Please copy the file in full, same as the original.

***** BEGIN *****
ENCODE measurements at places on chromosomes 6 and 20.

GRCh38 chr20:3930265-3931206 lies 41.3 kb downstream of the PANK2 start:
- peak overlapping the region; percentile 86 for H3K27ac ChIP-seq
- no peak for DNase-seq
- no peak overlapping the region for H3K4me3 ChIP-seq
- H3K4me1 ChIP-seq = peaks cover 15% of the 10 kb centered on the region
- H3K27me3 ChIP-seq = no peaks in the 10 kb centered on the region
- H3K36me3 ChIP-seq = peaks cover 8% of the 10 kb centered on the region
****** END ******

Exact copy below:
ENCODE measurements at places on chromosomes 6 and 20.

GRCh38 chr20:3930265-3931206 lies 41.3 kb downstream of the PANK2 start:
- peak overlapping the region; percentile 86 for H3K27ac ChIP-seq
- no peak for DNase-seq
- no peak overlapping the region for H3K4me3 ChIP-seq
- H3K4me1 ChIP-seq = peaks cover 15% of the 10 kb centered on the region
- H3K27me3 ChIP-seq = no peaks in the 10 kb centered on the region
- H3K36me3 ChIP-seq = peaks cover 8% of the 10 kb centered on the region